- the steam wand is great and operates via a ball valve which means that if like me, you are often heating 100 mls of milk then you can dial it down a bit rather than having huge amounts of steam smashing the bottom of the jug.

- the front fill mechanism is a great idea, as is the swivel foot that allows the machine to be moved easily.

- the shot clock is interesting and novel, but I doubt I will use the pre-set buttons much as I like to control my own shot

So after a day I can say ‘Yes – this one is a keeper!’ Its nice to see a really cool coffee pour again after the month spent with the camping machine. If I had any criticism at this point it would simply be the size of the unit. We now have a coffee station that doubles as a kitchen…

download

As well as the coffee machine I recently bought a Behmor Plus roaster. Again, after 10 years of using a heat gun and breadmaker (popularly called a Corretto) I figured I had earnt my stripes and could graduate to a half decent roaster.

These sell for $450.00 on Coffee Snobs and so far I’ve been very happy with it. You can roast up to 450g in it although I have only gone as far as 350g at this point. It has a whole heap of features to allow you to take control over the roast, but for my use I simply run on the pre-set ‘profile 1′ and use the timer to adjust the roast time up or down. I’ve done several batches of roasts and while it does give a more consistent roast than the Corretto it is not ‘worlds apart’. What you can achieve with a retired breadmaker and heat gun is quite impressive!

The machine looks like a microwave and operates with a heating element and drum. You can pre-heat if you wish by running the cycle for less than 2 mins and re-starting. You can have a max roast time of around 21 mins which is plenty for most of what I do. The downside of the Behmor is the cooling cycle takes place in the roaster and lasts for 10-12 minutes. In this time the beans are inevitably being ‘roasted’ a little longer than intended so this needs to be factored into the roast equation. Or if you roast in a garage like I do, you can simply open the front door and speed up the cooling process. It does allow a bit of chaff to fly around, but if a vacuum is handy you can suck most of it up easily.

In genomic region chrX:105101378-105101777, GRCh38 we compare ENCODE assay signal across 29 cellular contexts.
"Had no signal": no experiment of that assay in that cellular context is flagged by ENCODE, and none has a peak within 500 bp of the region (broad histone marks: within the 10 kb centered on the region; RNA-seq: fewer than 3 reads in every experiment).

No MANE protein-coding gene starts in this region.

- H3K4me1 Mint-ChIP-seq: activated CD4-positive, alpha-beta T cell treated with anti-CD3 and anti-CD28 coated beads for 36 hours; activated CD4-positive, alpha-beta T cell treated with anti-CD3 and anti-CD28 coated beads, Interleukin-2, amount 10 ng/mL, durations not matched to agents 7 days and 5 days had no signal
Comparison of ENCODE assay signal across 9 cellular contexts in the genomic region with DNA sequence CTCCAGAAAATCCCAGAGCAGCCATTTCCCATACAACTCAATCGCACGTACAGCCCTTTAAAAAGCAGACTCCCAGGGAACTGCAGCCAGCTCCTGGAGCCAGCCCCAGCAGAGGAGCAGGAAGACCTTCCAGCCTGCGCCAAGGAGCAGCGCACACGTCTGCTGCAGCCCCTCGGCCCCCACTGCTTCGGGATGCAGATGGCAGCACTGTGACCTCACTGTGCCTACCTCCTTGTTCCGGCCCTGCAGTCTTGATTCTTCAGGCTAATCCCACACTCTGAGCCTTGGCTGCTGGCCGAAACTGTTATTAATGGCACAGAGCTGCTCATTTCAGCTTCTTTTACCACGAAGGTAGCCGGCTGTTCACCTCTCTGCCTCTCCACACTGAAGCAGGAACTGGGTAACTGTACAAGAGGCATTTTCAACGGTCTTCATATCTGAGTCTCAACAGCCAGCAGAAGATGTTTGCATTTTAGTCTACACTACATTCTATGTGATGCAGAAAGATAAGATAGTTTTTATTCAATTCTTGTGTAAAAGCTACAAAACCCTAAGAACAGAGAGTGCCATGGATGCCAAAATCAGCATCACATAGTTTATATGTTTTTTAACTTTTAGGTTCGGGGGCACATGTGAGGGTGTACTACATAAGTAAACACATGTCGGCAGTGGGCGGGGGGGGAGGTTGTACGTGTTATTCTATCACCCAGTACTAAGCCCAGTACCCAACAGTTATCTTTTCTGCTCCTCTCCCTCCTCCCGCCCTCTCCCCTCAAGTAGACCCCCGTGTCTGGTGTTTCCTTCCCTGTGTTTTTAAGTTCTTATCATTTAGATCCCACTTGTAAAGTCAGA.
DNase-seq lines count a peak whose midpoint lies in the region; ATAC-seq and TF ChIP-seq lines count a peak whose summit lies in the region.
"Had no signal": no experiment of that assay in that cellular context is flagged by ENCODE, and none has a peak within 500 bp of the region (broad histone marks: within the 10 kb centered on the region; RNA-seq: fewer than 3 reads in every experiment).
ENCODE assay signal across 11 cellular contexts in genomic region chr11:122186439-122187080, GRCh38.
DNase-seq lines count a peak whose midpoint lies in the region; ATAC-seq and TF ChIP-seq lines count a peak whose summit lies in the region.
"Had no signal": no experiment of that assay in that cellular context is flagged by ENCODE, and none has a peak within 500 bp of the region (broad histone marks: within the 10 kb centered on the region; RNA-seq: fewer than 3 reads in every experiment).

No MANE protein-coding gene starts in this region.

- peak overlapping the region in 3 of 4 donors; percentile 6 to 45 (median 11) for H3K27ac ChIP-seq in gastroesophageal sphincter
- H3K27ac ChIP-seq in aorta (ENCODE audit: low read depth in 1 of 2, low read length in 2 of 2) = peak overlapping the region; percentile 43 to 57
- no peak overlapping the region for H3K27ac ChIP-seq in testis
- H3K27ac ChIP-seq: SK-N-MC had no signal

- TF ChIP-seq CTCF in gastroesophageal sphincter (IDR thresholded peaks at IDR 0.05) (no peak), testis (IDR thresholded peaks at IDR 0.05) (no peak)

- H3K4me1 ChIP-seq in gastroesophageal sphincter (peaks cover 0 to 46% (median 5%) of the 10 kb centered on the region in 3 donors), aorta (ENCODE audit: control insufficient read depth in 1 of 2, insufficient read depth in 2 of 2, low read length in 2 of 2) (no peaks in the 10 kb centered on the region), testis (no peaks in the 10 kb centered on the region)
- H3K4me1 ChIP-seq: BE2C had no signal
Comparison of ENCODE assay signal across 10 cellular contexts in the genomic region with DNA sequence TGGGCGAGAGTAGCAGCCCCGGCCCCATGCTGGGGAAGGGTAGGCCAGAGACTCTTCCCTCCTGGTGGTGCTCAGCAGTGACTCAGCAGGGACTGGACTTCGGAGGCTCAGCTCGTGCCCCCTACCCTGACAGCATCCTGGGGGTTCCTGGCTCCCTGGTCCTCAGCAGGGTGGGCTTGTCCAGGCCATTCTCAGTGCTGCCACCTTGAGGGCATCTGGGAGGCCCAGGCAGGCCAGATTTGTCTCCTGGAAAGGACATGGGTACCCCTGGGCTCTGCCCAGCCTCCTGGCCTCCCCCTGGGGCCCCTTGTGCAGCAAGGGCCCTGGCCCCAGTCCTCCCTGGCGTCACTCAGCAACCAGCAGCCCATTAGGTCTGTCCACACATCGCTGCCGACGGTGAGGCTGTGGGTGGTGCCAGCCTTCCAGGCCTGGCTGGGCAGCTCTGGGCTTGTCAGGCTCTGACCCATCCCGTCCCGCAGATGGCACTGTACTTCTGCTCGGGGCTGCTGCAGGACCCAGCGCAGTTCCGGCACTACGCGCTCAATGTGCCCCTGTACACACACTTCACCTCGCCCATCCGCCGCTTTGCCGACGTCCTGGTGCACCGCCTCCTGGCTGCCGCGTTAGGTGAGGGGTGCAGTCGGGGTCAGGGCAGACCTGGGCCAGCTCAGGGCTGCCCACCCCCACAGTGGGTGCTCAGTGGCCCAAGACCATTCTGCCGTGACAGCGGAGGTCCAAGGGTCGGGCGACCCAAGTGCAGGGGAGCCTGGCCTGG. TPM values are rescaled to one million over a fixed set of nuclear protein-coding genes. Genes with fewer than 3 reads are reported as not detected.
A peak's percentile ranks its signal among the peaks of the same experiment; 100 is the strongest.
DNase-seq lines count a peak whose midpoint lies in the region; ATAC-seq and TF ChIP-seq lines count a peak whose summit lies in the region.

So I think I’m good for a few years now and a decent coffee is never far away.

 

 

Whatever Happened to the Emerging Church?

imagesIt depends on who you ask…

It depends on what you mean by emerging church…

This question was asked in the comments section of a recent post by a long time reader and I thought I’d take a few words to offer my thoughts on the subject. This blog began around the time the ‘emerging church’ was becoming a valid topic of conversation – a hot topic in many instances and was a specific focus of what I wrote here for several years.

In its infancy ‘emerging church’ almost became anything that wasn’t traditional. It was definitely more nuanced than that, but the early tone was a breaking away from established modes of church that clearly hadn’t been over successful in engaging the culture. It paralleled the great interest (among evangelical Christians) in the subject of post-modernism and how the church related to the world in this age of relativity and uncertainty.

images (1)

This blog began as part of my own journey into a missionary adventure – one that had overlap with the emerging church scene. But one of the great struggles was always in the defining of terms and ‘emerging church’ became and still is a very loaded term. Recently I listened to someone in our own church who knows nothing my involvement in this movement speak in disparaging terms of ‘Rick Warren and the emerging church’. I said nothing partly because I really don’t care. I don’t care that Rick Warren was never really in the ‘emerging church’ camp (which camp?) nor do I care that my friend sees the emerging church as heretical and off-beat. I found the misinformed comments little more than amusing.